Your Rights And Working Part-time Under The Goverment's Furlough Job Scheme

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From 1 July onwards the government will be introducing a flexible furlough scheme which will apply to all those who were placed on the existing scheme on or before June 10th.

Under the scheme, employers will be able to bring in workers already on furlough on a part-time basis. It will be up to the employer to decide the hours and shift patterns they want people to work to suit the needs of their business. Your employer will pay your full wages for the time you are in work and the government will pay 80% of your wages for the hours where you are not needed.

For example, if you are currently on furlough and being paid for 35 hours and your employer asks you to work part-time for 20 hours, you will receive full pay from your employer for the 20 hours and be paid 80% of your wages by the government, for the 15 hours you are not working. If your employer does not require you to work part-time, you can still remain on the full furlough scheme and still receive 80% of your wages.

Under the government’s flexible furlough scheme, your employer must get your agreement to return to work on a part-time basis and keep a written copy of the agreement. As part of that written agreement, you should make it clear that you are only agreeing to reduce your hours, and any changes to your normal working patterns, for the duration of the furlough scheme and that once the scheme is withdrawn, you wish to return to the original terms and conditions of your contract of employment.

If your employer asks you to return to work part-time, and you are unable to work due to childcare or other caring commitments, you can request to remain on full furlough. It is also worth noting that discrimination laws still apply to the government’s furlough scheme. Finally, remember the furlough scheme is voluntary and you can take redundancy as an alternative.From 1 July onwards the government will be introducing a flexible furlough scheme which will apply to all those who were placed on the existing scheme on or before June 10th.

Under the scheme, employers will be able to bring in workers already on furlough on a part-time basis. It will be up to the employer to decide the hours and shift patterns they want people to work to suit the needs of their business. Your employer will pay your full wages for the time you are in work and the government will pay 80% of your wages for the hours where you are not needed.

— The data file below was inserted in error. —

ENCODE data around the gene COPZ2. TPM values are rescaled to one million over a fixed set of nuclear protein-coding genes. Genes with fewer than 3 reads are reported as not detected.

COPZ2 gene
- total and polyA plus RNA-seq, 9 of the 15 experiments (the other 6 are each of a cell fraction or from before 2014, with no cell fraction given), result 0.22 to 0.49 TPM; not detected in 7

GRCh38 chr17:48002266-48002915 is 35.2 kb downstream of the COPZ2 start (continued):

For example, if you are currently on furlough and being paid for 35 hours and your employer asks you to work part-time for 20 hours, you will receive full pay from your employer for the 20 hours and be paid 80% of your wages by the government, for the 15 hours you are not working. If your employer does not require you to work part-time, you can still remain on the full furlough scheme and still receive 80% of your wages.

Under the government’s flexible furlough scheme, your employer must get your agreement to return to work on a part-time basis and keep a written copy of the agreement. As part of that written agreement, you should make it clear that you are only agreeing to reduce your hours, and any changes to your normal working patterns, for the duration of the furlough scheme and that once the scheme is withdrawn, you wish to return to the original terms and conditions of your contract of employment.

If your employer asks you to return to work part-time, and you are unable to work due to childcare or other caring commitments, you can request to remain on full furlough. It is also worth noting that discrimination laws still apply to the government’s furlough scheme.

Finally, remember the furlough scheme is voluntary and you can take redundancy as an alternative.